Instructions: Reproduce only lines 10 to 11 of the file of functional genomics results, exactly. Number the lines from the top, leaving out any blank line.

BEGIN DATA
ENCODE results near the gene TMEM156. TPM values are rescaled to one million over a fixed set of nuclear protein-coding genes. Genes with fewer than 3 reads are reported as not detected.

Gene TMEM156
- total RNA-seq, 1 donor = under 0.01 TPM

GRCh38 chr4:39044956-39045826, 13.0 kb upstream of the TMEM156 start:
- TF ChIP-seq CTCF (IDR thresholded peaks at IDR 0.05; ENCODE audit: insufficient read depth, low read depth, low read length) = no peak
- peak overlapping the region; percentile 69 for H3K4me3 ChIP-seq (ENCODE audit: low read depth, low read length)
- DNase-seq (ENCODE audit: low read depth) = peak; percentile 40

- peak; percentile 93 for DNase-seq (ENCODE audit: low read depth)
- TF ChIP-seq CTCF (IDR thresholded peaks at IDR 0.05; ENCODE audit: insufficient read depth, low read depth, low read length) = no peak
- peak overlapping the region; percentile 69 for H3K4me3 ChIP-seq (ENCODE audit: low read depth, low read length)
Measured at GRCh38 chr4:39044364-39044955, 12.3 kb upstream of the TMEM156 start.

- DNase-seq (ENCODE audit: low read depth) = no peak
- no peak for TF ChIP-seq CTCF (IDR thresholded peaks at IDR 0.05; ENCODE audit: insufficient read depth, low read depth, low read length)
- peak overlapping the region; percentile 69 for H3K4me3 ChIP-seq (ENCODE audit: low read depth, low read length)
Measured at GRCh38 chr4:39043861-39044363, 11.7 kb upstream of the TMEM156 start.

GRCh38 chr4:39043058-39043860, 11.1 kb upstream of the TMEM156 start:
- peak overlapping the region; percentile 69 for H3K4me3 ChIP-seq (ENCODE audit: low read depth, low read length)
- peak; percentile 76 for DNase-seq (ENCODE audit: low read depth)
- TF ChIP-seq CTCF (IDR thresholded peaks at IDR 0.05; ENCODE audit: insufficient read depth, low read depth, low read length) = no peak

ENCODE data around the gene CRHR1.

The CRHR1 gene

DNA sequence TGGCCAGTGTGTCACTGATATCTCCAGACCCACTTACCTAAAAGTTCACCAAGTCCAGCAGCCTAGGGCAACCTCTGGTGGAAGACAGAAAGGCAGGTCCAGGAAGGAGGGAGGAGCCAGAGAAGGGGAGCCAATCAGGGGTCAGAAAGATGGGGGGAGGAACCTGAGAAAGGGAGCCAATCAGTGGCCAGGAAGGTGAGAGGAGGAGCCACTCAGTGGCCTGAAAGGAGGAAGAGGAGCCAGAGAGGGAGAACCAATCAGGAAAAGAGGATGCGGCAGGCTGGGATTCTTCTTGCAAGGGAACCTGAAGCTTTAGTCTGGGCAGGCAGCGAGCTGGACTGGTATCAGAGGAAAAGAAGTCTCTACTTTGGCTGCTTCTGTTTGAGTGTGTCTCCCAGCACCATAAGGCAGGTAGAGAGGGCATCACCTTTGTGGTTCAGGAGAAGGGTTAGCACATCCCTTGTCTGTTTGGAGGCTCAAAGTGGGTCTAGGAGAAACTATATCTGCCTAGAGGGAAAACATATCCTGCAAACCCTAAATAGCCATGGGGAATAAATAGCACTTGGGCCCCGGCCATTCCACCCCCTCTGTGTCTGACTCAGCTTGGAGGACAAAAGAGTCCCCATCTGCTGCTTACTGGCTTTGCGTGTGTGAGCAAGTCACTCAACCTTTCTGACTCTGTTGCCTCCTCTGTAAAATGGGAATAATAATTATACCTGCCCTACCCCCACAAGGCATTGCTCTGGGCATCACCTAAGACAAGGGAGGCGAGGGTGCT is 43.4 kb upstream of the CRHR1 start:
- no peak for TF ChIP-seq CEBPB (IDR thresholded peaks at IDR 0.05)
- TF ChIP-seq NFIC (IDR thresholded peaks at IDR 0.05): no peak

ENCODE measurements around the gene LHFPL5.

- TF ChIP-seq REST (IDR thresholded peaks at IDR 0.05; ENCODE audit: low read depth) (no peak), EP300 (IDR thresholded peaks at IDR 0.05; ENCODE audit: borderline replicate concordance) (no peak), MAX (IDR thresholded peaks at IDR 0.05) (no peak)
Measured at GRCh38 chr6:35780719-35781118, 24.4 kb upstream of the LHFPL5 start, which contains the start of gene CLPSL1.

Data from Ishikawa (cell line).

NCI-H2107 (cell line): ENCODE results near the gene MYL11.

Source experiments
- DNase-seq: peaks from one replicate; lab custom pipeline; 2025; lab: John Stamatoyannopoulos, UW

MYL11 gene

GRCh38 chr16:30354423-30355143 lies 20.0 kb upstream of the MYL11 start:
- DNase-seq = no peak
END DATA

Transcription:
- peak overlapping the region; percentile 69 for H3K4me3 ChIP-seq (ENCODE audit: low read depth, low read length)
Measured at GRCh38 chr4:39044364-39044955, 12.3 kb upstream of the TMEM156 start.